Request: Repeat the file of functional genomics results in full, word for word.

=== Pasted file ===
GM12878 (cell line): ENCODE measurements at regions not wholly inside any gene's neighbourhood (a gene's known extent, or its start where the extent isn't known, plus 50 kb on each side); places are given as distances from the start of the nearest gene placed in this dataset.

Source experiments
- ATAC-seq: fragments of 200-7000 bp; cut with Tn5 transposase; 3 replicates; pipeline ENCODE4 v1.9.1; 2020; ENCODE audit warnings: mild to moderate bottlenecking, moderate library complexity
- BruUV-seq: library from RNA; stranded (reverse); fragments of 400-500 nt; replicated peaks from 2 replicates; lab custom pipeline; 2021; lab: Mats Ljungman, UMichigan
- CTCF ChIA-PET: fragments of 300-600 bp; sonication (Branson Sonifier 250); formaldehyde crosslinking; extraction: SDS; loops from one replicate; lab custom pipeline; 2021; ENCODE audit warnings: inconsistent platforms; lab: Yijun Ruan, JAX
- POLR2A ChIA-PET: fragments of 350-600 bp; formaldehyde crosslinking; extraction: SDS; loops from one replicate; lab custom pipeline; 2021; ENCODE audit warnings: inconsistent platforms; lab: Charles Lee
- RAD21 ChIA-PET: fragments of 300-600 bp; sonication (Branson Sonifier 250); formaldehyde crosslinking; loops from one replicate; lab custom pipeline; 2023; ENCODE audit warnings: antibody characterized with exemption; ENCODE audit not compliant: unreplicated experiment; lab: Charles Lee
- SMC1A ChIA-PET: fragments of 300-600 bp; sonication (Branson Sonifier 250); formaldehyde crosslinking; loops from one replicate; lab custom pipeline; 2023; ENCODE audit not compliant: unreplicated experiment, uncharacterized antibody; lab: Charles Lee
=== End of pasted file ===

GM12878 (cell line): ENCODE measurements at regions not wholly inside any gene's neighbourhood (a gene's known extent, or its start where the extent isn't known, plus 50 kb on each side); places are given as distances from the start of the nearest gene placed in this dataset.

Source experiments
- ATAC-seq: fragments of 200-7000 bp; cut with Tn5 transposase; 3 replicates; pipeline ENCODE4 v1.9.1; 2020; ENCODE audit warnings: mild to moderate bottlenecking, moderate library complexity
- BruUV-seq: library from RNA; stranded (reverse); fragments of 400-500 nt; replicated peaks from 2 replicates; lab custom pipeline; 2021; lab: Mats Ljungman, UMichigan
- CTCF ChIA-PET: fragments of 300-600 bp; sonication (Branson Sonifier 250); formaldehyde crosslinking; extraction: SDS; loops from one replicate; lab custom pipeline; 2021; ENCODE audit warnings: inconsistent platforms; lab: Yijun Ruan, JAX
- POLR2A ChIA-PET: fragments of 350-600 bp; formaldehyde crosslinking; extraction: SDS; loops from one replicate; lab custom pipeline; 2021; ENCODE audit warnings: inconsistent platforms; lab: Charles Lee
- RAD21 ChIA-PET: fragments of 300-600 bp; sonication (Branson Sonifier 250); formaldehyde crosslinking; loops from one replicate; lab custom pipeline; 2023; ENCODE audit warnings: antibody characterized with exemption; ENCODE audit not compliant: unreplicated experiment; lab: Charles Lee
- SMC1A ChIA-PET: fragments of 300-600 bp; sonication (Branson Sonifier 250); formaldehyde crosslinking; loops from one replicate; lab custom pipeline; 2023; ENCODE audit not compliant: unreplicated experiment, uncharacterized antibody; lab: Charles Lee